Within a period of two years, relations between the US and Pakistan have taken a 180 degree turn. While Islamabad may have serious differences with Washington, both countries need to ensure that these remain within manageable limits. As if the increase hype in the drone attacks after the Chicago summit was not enough (three persons were killed in the latest strike in North Waziristan), the US has now deployed USS Enterprise into Pakistani waters near Gwadar. As it comes after serious warnings from Leon Panetta, the move is likely to be interpreted as an attempt at arm-twisting by the US. The US has to realise that any aggressive action on its part will have far reaching effects. Among other things, it will strengthen the militants.
The Raymond Davis affair, military operation to get rid of OBL in Abbottabad and the killing of 26 Pakistani soldiers by the Nato forces in November have all caused enough bad blood between the two countries. The refusal by Pakistan to open the Nato supply routes is the obvious reason behind the upping of the ante by the US. This was unnecessary as the Pakistani side now sticks only to one demand, an apology from the US over the Salala killings in return for opening the Nato supply routes. Statesmanship requires that Washington accept the demand to end the stalemate.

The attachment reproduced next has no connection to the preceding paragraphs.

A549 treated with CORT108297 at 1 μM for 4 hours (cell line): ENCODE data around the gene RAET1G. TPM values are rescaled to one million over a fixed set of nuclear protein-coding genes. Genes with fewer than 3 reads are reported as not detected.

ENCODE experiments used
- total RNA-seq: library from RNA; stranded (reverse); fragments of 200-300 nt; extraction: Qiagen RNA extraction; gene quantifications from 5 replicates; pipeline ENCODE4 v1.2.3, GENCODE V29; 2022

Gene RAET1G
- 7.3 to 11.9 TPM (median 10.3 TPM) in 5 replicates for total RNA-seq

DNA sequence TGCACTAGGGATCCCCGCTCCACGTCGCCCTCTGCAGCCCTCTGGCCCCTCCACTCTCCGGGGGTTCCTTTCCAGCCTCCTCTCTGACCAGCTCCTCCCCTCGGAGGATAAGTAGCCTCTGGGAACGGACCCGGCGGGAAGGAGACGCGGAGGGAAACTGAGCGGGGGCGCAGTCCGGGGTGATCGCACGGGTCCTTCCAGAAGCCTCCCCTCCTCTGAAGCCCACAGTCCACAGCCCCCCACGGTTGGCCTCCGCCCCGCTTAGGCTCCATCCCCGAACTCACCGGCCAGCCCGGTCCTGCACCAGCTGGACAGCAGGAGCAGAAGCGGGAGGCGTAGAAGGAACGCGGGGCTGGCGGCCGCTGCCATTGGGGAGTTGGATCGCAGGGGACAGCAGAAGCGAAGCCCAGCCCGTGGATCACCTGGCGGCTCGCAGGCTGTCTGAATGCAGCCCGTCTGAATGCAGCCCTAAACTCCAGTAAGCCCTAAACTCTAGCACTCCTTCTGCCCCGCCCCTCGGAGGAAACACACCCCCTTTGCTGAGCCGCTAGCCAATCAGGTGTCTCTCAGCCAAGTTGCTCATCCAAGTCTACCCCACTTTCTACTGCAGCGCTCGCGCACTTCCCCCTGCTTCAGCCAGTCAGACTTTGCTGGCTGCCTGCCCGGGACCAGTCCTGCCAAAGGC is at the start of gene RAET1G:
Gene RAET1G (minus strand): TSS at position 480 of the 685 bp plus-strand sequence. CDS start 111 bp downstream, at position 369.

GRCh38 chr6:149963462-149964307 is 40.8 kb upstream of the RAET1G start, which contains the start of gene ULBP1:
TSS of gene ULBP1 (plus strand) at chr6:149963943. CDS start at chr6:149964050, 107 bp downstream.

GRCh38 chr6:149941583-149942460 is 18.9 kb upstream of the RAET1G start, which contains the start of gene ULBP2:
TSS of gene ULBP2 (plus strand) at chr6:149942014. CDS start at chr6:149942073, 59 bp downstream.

Those in Pakistan behind making decisions about ties with the US have to realise the dangers that accrue from confrontation between the two countries. The US has signed an agreement with India for holding trilateral talks with Afghanistan to help Kabul. Washington now wants India to fill the post-withdrawal vacuum in Afghanistan. It also wants India to play a bigger role in training Afghan security forces. At their strategic dialogue, the US and India did refer to Pakistan’s role in Afghanistan but only to underscore its support for terrorists. All this measures may cause resentment in Pakistan but will hardly bring peace to Afghanistan. What is needed is to jointly fight militancy which will remain a threat to the international community and Pakistan after the Nato troops have moved out. The US and Pakistan need to reach a compromise to benefit them and the region.